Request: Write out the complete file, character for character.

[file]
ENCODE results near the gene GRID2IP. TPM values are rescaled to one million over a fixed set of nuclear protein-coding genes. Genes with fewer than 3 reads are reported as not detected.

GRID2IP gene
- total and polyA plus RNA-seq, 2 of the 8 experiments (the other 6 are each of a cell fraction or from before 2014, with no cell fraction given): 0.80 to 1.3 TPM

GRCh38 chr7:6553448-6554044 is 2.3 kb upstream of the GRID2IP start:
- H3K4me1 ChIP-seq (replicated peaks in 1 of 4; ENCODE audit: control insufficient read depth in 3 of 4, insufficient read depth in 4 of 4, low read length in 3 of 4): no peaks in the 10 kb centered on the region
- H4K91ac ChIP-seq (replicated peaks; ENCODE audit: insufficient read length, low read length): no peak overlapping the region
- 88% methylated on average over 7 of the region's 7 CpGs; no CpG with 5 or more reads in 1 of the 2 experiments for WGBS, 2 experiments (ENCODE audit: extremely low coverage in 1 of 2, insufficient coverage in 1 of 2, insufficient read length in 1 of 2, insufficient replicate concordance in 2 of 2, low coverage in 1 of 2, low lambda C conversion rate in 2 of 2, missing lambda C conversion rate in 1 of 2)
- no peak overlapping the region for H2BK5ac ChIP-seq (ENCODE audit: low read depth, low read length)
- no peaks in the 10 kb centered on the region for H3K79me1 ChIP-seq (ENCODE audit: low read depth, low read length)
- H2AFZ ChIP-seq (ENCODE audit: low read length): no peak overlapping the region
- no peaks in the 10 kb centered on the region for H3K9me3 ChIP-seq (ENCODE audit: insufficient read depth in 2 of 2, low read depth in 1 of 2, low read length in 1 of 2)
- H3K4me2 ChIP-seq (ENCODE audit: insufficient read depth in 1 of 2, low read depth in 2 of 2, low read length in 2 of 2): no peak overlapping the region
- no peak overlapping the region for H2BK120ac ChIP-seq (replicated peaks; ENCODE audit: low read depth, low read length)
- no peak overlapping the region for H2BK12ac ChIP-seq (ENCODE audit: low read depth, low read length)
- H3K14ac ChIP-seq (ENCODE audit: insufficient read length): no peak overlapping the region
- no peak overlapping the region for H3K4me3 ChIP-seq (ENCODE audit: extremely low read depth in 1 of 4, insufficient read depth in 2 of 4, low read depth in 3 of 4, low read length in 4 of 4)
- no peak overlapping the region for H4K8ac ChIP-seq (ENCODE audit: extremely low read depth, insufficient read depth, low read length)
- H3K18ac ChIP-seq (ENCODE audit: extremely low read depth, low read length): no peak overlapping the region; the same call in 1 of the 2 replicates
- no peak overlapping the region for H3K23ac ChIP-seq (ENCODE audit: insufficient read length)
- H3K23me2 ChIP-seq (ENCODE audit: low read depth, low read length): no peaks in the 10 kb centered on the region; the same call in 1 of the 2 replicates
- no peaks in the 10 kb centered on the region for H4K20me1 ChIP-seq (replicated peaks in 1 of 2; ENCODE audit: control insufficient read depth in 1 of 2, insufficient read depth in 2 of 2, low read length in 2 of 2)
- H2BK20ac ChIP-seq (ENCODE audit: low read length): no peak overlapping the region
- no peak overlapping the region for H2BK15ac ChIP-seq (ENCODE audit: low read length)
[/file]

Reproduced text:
ENCODE results near the gene GRID2IP. TPM values are rescaled to one million over a fixed set of nuclear protein-coding genes. Genes with fewer than 3 reads are reported as not detected.

GRID2IP gene
- total and polyA plus RNA-seq, 2 of the 8 experiments (the other 6 are each of a cell fraction or from before 2014, with no cell fraction given): 0.80 to 1.3 TPM

GRCh38 chr7:6553448-6554044 is 2.3 kb upstream of the GRID2IP start:
- H3K4me1 ChIP-seq (replicated peaks in 1 of 4; ENCODE audit: control insufficient read depth in 3 of 4, insufficient read depth in 4 of 4, low read length in 3 of 4): no peaks in the 10 kb centered on the region
- H4K91ac ChIP-seq (replicated peaks; ENCODE audit: insufficient read length, low read length): no peak overlapping the region
- 88% methylated on average over 7 of the region's 7 CpGs; no CpG with 5 or more reads in 1 of the 2 experiments for WGBS, 2 experiments (ENCODE audit: extremely low coverage in 1 of 2, insufficient coverage in 1 of 2, insufficient read length in 1 of 2, insufficient replicate concordance in 2 of 2, low coverage in 1 of 2, low lambda C conversion rate in 2 of 2, missing lambda C conversion rate in 1 of 2)
- no peak overlapping the region for H2BK5ac ChIP-seq (ENCODE audit: low read depth, low read length)
- no peaks in the 10 kb centered on the region for H3K79me1 ChIP-seq (ENCODE audit: low read depth, low read length)
- H2AFZ ChIP-seq (ENCODE audit: low read length): no peak overlapping the region
- no peaks in the 10 kb centered on the region for H3K9me3 ChIP-seq (ENCODE audit: insufficient read depth in 2 of 2, low read depth in 1 of 2, low read length in 1 of 2)
- H3K4me2 ChIP-seq (ENCODE audit: insufficient read depth in 1 of 2, low read depth in 2 of 2, low read length in 2 of 2): no peak overlapping the region
- no peak overlapping the region for H2BK120ac ChIP-seq (replicated peaks; ENCODE audit: low read depth, low read length)
- no peak overlapping the region for H2BK12ac ChIP-seq (ENCODE audit: low read depth, low read length)
- H3K14ac ChIP-seq (ENCODE audit: insufficient read length): no peak overlapping the region
- no peak overlapping the region for H3K4me3 ChIP-seq (ENCODE audit: extremely low read depth in 1 of 4, insufficient read depth in 2 of 4, low read depth in 3 of 4, low read length in 4 of 4)
- no peak overlapping the region for H4K8ac ChIP-seq (ENCODE audit: extremely low read depth, insufficient read depth, low read length)
- H3K18ac ChIP-seq (ENCODE audit: extremely low read depth, low read length): no peak overlapping the region; the same call in 1 of the 2 replicates
- no peak overlapping the region for H3K23ac ChIP-seq (ENCODE audit: insufficient read length)
- H3K23me2 ChIP-seq (ENCODE audit: low read depth, low read length): no peaks in the 10 kb centered on the region; the same call in 1 of the 2 replicates
- no peaks in the 10 kb centered on the region for H4K20me1 ChIP-seq (replicated peaks in 1 of 2; ENCODE audit: control insufficient read depth in 1 of 2, insufficient read depth in 2 of 2, low read length in 2 of 2)
- H2BK20ac ChIP-seq (ENCODE audit: low read length): no peak overlapping the region
- no peak overlapping the region for H2BK15ac ChIP-seq (ENCODE audit: low read length)